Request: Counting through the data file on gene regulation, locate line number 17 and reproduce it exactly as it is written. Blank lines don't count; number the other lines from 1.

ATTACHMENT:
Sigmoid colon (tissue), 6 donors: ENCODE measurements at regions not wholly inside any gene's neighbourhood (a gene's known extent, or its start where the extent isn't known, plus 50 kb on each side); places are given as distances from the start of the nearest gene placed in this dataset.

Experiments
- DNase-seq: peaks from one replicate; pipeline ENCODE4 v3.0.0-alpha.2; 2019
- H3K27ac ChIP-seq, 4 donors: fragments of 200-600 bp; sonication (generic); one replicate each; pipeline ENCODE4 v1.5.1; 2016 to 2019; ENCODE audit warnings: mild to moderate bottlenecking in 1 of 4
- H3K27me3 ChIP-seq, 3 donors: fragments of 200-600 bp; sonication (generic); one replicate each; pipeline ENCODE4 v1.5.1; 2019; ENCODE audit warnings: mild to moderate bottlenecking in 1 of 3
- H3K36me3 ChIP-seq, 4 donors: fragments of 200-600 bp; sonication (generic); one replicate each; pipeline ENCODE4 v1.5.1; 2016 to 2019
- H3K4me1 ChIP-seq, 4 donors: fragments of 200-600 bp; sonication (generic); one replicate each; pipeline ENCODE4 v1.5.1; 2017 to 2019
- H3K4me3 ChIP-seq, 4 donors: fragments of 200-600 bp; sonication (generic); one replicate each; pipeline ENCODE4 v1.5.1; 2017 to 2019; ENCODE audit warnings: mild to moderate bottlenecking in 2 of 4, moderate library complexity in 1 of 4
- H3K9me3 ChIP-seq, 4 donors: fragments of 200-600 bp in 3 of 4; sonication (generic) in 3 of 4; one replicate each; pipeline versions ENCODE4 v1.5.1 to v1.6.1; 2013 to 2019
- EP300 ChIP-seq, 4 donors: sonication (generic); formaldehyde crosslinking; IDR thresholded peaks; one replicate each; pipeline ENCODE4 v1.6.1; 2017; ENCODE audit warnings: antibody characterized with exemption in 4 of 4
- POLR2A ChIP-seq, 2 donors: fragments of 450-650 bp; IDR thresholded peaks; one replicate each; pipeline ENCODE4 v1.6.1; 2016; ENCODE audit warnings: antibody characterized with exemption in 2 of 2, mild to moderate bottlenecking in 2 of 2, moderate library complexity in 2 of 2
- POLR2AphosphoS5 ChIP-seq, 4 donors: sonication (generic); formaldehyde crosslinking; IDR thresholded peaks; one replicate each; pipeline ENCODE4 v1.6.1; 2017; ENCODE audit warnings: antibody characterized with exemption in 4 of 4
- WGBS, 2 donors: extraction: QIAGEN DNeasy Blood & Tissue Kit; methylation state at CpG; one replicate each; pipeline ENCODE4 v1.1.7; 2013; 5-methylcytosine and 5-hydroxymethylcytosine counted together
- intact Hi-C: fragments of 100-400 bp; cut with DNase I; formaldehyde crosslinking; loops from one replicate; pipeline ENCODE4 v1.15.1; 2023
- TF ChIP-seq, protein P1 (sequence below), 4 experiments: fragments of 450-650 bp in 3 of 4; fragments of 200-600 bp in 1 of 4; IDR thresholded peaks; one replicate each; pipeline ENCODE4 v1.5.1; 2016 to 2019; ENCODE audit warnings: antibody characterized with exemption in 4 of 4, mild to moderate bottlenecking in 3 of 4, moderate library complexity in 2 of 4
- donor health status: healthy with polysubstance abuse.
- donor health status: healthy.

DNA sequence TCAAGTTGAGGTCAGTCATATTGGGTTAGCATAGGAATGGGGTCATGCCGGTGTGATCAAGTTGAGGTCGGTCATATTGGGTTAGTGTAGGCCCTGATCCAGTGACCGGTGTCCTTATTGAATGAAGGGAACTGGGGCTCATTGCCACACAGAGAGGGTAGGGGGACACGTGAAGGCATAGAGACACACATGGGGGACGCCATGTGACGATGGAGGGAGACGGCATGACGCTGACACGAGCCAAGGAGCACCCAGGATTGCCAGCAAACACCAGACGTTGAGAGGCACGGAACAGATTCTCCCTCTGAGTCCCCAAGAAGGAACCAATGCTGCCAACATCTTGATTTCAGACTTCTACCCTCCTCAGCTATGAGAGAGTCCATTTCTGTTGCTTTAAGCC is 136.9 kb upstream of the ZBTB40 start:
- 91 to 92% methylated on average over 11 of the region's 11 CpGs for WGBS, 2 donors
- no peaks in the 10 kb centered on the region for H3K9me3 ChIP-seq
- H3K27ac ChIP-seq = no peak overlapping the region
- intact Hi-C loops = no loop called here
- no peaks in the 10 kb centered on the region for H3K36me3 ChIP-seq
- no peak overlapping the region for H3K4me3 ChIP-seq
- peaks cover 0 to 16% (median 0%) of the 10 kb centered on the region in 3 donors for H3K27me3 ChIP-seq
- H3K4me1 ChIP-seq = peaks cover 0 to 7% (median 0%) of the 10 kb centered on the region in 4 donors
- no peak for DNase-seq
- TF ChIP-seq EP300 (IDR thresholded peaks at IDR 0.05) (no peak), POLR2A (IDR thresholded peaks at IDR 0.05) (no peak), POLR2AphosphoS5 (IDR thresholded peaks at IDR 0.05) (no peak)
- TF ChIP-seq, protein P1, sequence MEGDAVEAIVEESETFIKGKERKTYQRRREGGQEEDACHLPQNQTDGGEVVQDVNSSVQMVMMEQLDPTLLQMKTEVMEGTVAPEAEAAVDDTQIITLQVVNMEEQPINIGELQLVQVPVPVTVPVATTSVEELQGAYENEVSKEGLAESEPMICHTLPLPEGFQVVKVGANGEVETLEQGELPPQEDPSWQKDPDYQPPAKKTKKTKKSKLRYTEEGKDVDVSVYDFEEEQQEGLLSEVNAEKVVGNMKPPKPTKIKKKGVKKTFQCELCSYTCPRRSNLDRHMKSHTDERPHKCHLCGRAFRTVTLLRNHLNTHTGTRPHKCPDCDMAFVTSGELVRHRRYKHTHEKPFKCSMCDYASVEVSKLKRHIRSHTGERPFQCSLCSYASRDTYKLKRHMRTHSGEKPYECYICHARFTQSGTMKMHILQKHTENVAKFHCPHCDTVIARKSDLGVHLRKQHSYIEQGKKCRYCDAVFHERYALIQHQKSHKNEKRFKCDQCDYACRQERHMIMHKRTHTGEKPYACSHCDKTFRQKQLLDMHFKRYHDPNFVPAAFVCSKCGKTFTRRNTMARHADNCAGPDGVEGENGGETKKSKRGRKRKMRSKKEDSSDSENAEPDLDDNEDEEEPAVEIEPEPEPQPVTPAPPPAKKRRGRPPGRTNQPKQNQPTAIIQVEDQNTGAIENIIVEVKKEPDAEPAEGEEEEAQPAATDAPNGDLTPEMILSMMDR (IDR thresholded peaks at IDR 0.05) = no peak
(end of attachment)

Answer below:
- donor health status: healthy.